I’m thrilled to announce the Table of Contents for the first non-buggy venture of the Journal of Unlikely Entomology – The Journal of Unlikely Architecture. The issue will be published in August, but feel free to start looking forward to these unlikely architectural tales now.

The Three Adventures of Simon the Elder by Daniel Ausema

Go Through by Alma Alexander

The Painted Bones by Kelly Simmons

The Latest Incarnation of Secondhand Johnny by Mark Rigney

The Dross Record by Matthew Timmins

The Tower by Kelly Lagor

Geddarien by Rose Lemberg

While you eagerly await the new issue, why not catch up on the fantastic and buggy stories in Issue #5, which we published in May? And while we’ll be hard at work putting together the new issue, we remain open to submissions for our next regular issue, Issue #6, which will be published in November 2013. Keep those buggy stories coming our way, and stay tuned for announcements about exciting upcoming changes at the Journal soon!


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Across the Universe

I feel like I’ve been neglecting this poor little blog over here, but that doesn’t mean I haven’t been blogging. I’ve been scattering bits of wisdom (or not) in various places across the web. For instance, I recently wrote a guest post about bugs and speculative fiction for SF Signal, based on a presentation my Journal of Unlikely Entomology co-editor, Bernie Mojzes, and I recently gave at Balticon.

Also at SF Signal, I picked up where I left off on this blog with a new Women to Read post, recommending women whose work I think you should read and where I think you should start. I’m hoping to make this a semi-regular guest post series.

Over at Apex, I have a guest post about pre-Romero zombies and the Haitian/West African zombie tradition. This follows my post last month about the H.P. Lovecraft Society’s brilliant, low-budget, silent Call of Cthulhu movie.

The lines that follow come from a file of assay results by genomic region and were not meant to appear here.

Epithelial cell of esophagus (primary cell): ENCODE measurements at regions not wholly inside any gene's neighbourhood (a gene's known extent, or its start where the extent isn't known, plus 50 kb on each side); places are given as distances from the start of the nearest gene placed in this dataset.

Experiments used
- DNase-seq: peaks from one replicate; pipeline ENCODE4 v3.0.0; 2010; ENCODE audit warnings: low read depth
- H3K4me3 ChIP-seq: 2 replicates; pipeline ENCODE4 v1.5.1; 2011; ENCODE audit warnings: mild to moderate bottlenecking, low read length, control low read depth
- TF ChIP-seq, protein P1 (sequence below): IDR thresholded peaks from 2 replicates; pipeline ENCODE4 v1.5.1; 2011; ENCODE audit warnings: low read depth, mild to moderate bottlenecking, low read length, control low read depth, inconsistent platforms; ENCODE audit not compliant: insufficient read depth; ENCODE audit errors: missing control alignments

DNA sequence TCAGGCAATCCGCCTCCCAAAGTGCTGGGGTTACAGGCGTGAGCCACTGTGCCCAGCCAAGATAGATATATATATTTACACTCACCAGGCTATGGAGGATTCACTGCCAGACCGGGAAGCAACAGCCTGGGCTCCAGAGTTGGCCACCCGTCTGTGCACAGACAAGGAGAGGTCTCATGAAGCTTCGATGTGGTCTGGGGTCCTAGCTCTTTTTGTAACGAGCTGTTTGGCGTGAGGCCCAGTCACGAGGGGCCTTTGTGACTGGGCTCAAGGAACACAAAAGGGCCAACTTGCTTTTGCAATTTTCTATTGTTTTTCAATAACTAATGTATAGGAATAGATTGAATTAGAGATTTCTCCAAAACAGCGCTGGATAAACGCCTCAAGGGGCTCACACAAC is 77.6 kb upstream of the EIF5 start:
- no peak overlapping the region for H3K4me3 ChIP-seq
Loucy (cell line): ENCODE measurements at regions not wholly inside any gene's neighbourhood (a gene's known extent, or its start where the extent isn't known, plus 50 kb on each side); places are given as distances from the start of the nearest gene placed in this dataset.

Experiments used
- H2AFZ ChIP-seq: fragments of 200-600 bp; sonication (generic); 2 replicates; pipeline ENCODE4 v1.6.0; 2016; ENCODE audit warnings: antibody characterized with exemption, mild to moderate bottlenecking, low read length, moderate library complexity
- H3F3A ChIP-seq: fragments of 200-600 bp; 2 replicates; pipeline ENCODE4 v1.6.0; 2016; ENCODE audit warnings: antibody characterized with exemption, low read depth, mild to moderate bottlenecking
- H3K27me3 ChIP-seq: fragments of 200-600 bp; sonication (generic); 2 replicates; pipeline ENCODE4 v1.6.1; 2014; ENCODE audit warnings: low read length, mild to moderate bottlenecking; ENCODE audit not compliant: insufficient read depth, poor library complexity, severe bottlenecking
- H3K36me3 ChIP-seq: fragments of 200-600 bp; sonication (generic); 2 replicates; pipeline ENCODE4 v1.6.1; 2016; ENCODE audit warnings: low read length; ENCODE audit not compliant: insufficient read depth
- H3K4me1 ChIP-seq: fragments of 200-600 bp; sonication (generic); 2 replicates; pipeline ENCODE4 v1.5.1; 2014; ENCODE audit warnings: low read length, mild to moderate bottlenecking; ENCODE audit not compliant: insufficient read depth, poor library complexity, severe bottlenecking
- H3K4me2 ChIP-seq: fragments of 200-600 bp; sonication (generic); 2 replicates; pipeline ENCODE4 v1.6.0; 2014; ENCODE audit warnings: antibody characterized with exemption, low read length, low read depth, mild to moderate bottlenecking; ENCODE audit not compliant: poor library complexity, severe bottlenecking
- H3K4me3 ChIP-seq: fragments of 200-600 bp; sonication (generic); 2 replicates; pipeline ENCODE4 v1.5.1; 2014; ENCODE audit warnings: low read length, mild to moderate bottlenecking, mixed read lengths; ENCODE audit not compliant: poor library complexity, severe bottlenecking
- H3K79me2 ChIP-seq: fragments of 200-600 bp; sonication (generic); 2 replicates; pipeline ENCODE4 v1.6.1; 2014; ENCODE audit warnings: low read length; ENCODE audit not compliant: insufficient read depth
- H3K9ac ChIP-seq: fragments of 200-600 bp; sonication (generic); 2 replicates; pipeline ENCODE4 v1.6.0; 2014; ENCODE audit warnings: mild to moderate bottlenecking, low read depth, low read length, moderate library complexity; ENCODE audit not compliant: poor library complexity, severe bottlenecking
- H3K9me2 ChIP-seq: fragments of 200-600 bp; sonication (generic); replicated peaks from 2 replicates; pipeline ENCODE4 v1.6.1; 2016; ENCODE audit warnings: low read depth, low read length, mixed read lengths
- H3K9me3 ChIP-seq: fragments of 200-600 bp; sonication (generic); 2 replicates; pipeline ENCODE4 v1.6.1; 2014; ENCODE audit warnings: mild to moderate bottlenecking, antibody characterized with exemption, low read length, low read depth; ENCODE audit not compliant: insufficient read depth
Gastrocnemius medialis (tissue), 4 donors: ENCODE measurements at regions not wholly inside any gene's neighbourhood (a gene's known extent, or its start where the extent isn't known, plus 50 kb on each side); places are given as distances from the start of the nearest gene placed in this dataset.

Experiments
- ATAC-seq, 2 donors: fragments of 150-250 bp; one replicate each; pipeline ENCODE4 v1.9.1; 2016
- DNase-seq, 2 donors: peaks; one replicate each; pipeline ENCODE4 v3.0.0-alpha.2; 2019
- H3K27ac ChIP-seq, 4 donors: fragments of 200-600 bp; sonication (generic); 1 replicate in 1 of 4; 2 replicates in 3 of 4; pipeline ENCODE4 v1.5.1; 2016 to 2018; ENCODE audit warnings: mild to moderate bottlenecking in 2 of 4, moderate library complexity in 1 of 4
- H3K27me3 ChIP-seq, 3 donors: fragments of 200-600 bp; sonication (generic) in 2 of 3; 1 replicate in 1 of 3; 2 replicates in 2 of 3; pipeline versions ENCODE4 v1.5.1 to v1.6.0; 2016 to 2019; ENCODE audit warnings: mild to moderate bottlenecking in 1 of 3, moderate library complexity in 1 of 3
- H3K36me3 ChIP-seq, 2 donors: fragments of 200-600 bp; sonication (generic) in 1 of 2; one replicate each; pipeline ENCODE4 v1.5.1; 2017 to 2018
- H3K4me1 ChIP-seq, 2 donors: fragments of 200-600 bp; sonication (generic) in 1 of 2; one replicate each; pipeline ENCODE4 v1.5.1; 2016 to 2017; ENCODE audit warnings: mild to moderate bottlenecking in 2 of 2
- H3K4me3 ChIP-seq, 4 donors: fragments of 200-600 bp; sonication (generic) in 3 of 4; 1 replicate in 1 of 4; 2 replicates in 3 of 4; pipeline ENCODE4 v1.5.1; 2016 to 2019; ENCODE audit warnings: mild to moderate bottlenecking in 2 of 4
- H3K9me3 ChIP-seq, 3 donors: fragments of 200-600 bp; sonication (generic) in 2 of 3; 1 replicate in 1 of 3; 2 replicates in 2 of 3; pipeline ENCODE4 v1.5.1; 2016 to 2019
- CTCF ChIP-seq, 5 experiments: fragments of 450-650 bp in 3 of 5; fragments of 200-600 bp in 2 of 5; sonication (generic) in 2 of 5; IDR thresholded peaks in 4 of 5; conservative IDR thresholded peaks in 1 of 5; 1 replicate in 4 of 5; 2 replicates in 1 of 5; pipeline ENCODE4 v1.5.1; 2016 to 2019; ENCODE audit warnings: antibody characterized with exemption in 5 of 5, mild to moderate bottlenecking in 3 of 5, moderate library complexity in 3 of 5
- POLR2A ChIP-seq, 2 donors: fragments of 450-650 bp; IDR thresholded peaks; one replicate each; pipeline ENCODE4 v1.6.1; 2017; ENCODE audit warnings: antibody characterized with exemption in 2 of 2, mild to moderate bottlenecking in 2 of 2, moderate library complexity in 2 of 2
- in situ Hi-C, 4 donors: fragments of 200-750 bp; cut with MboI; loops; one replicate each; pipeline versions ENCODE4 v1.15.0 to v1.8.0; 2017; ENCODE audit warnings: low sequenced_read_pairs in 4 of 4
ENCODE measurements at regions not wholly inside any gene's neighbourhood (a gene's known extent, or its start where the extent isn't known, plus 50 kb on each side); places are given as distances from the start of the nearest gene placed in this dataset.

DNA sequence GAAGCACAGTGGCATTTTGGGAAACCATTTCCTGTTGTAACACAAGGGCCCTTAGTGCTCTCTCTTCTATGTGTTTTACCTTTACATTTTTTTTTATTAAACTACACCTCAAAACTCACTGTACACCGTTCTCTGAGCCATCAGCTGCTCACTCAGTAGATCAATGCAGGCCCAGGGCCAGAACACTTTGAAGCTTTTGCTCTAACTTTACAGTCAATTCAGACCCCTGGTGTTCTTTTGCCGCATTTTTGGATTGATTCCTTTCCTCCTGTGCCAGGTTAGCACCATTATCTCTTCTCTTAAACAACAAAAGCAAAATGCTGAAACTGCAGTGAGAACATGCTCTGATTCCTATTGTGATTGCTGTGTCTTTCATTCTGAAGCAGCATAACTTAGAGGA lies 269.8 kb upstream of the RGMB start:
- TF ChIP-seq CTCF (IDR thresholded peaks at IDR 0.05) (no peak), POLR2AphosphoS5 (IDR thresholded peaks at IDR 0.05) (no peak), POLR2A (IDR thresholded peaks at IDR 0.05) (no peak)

And there’s more to come! Later this summer, I’ll be guest blogging for Shimmer about warriors and gender and other things in relation to my story How Bunny Came to Be in Shimmmer #17. I’ll even be posting things on this blog right here (believe it or not) as E. Catherine Tobler has graciously agreed to let me interview her in relation to her forthcoming novel Gold & Glass. Spoiler alert: I’ll probably ask her about cupcakes. Stay tuned!


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Journal of Unlikely Entomology Issue #5

I’m delighted to announce Issue #5 of the Journal of Unlikely Entomology! This is our fifth full-length issue, but including our mini issues, it’s our seventh issue overall. We’re moving into our third year of publication now, and it’s almost starting to feel like we know what we’re doing. Whether or not that’s true, we’re having a heck of a lot of fun doing it!

Issue #5 features fiction by Nicole Cipri, Cat Rambo, Lew Andrada, Pam L. Wallace, Jesse William Olson, Michelle Ann King, and Nicola Belta, accompanied by art from Justin Aerni, AkuraPare, Rasa Dilyte, Sarah Emerson, Brigitte Fredensborg, Linda Saboe, and Athina Saloniti.

I’m incredibly proud to be a part of this wonderful publication. I hope you enjoy our art and stories, and I’d love to hear what you think of them this time around!

Up next we have the Journal of Unlikely Architecture, our first one-off, non-buggy, special theme issue, which we aim to publish in August 2013. The issue isn’t finalized yet, but we have a fantastic line-up of authors and stories thus far, which we can’t wait to share with you. Following that we’ll publish Issue #6 in November 2013, and we’re currently open for submissions for that issue and beyond. After that? Well…stay tuned for further announcements, because we have exciting plans up our collective sleeve. (Yes, we share one sleeve. What of it?)

In the meantime, go read Issue #5. I may be biased, but I promise you it’s brilliant, and you won’t be sorry!

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Announcing Unlikely Issue #5

I’m delighted to announce the ToC (order subject to change) for Issue #5 of the Journal of Unlikely Entomology! The issue will be out in May, and feature:

Ecdysis by Nicole Cipri
Spiders, Centipedes, and Holes by Cat Rambo
The Space Between by Lew Andrada
Silent Drops of Crimson and Gold Rain by Pam Wallace
The Lonely Barricade at Dawn by Jesse William Olson